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That THOMAS HEYWARD (born August 19, 1673) was sent to England for his education seems highly probable in view of the instructions in his father's will and the fact that there were no living relatives in the colony to look after the eleven-year-old boy and his younger brother at the time of their father's death. By 1698, however, Thomas was back at Charlestown; for records show that he held at that time the position of Powder Receiver for the colony--an office he filled to the time of his death. About this time he married Margaret Wright of the family of Wrights of Norfolk and Suffolk, England, descendants of Thomas Wright of Kilverstone Manor, who lived in the reign of Queen Elizabeth. In Carolina at this time and shortly thereafter, were several distinguished members of this Wright family. John Wright of Virginia, an early commissioner for Indians and at times a member of the Assembly of Carolina, was slain by the Indians at Pocotaligo with Captain Nairne and was succeeded by his sons, John, Richard, and Thomas, all weathly and prominent citizens; Robert Wright was Chief Justice from 1729 to 1738; and his son, Sir James Wright, was last provincial governor of Georgia. Family tradition indicates that Margaret may have been a sister of John.

In the fall of 1699 Thomas Heyward died, probably in the virulent epidemic of yellow fever which is said to have killed one hundred and sixty persons. The place of record of his will is unknown, but it is referred to and portions are recited in an instrument executed November 18, 1700, by Margaret Heyward, to the effect that Thomas Heyward, deceased, her late husband, owned one quarter part of a town lot, (No. 26 on the Grand Model; the southeast corner of Broad and Church Streets) "with the appurtenances thereunto belonging," and left a will dated September 28, 1699, devising all his worldly estate to her. He was survived by his window, Margaret, and one son, born at about the time of his father's death; he was also named Thomas.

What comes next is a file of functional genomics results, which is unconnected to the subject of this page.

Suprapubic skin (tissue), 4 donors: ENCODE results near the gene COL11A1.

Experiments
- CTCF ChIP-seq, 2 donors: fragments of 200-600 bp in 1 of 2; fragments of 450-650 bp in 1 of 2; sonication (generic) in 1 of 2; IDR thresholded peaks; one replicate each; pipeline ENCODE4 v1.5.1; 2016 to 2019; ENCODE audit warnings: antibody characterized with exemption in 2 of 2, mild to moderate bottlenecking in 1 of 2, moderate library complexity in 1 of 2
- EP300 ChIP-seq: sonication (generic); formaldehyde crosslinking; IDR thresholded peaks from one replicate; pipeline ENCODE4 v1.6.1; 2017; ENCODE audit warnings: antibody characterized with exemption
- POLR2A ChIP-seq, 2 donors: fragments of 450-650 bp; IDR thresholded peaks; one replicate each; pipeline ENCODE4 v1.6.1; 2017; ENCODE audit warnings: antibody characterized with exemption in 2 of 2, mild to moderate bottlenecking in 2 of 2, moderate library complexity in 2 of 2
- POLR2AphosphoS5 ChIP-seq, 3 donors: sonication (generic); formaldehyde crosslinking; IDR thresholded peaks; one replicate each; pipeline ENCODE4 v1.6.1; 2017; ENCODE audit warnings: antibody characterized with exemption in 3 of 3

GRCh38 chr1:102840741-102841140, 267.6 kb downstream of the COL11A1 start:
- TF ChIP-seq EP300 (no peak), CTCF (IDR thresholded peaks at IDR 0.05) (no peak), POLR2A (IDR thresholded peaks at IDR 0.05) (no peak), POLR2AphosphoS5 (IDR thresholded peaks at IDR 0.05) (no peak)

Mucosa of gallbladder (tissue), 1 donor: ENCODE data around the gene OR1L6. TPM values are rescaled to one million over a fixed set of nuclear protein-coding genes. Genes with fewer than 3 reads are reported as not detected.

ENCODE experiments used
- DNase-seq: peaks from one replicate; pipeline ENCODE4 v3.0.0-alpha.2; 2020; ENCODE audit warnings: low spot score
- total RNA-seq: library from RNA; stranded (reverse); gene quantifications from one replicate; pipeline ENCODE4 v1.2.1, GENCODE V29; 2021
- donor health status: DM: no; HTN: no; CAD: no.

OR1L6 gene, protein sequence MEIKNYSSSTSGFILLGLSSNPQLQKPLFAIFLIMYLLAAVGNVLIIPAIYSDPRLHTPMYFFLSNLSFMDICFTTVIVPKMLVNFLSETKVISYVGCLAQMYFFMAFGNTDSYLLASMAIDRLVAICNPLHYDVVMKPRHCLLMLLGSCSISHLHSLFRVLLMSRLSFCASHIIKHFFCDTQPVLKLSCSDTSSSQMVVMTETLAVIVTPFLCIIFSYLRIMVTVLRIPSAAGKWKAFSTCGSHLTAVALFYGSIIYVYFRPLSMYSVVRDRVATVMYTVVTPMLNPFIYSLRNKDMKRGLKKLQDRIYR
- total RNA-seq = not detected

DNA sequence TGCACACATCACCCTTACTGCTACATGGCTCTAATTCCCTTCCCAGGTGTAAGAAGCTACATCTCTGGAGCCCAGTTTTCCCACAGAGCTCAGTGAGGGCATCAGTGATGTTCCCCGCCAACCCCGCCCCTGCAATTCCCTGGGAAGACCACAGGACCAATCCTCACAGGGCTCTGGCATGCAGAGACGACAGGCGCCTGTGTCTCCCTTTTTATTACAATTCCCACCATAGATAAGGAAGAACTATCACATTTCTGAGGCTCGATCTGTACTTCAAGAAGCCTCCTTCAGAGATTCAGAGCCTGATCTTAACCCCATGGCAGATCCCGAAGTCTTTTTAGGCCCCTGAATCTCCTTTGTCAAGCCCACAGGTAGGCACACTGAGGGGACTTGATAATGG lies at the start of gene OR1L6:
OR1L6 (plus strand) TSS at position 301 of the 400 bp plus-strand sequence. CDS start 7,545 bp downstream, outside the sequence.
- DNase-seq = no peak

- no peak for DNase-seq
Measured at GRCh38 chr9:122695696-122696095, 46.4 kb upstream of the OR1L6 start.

THOMAS HEYWARD, (born c. 1700, died March 1736/7), son of Thomas Heyward and Margaret Wright, was the sole representative of this generation. From early youth he led an adventurous life, as a boy taking part in the expedition fitted out by Governor Charles Craven to fight the Indians during the Yamassee uprising in 1715; his mother is said to have petitioned the Governor for his release, as he was an only son just sixteen years of age. In 1718 aboard the sloop "Revenge" in a naval expedition fitted out by Governor Robert Johnson, he participated in the engagement which resulted in the death of the pirate Richard Worly and the capture of his sloop near the mouth of Charles Town Harbor. It is a matter of record that he applied for prize money as one of the volunteer crew of the sloop "Revenge".

On March 25, 1724, Thomas Heyward was elected a member of the Assembly. On April 10, 1725, the commissioners were directed to be "forthwith prepared for Mr. Thomas Heyward to be Captain of the James Island district."

On June 4, 1719, he married Hester (Ester) Taylor, daughter of John Taylor, Esq., of St. Andrews Parish, and his wife Ester. By her he had seven children. He was apparently a citizen of means, for besides his plantations and slaves on James Island, his advertisements in the SOUTH CAROLINA GAZETTE indicate that he owned considerable real estate in Charles Town.

Thomas Heyward left a will dated March 7, 1736, giving his executors specific instructions to sell certain lands for the payment of his funeral expenses and lawful debts. It was not probated and recorded until January 20, 1743. He and his family are said to have been buried on his plantation on James Island bordering on the Stono River.

Thomas Heyward, the son of Thomas Heyward and his wife, Margaret Wright, and grandson of the first Daniel Heyward, was born c. 1700 and died March 1737. He married June 4, 1719, Hester or Ester Taylor, the daughter of John and Ester Taylor. She died November 25, 1757.


I Daniel Heyward b. July 20, 1720, d. October 4; 1777.
II Thomas Heyward B. Jan. 26, 1723, d. October 20, 1795.

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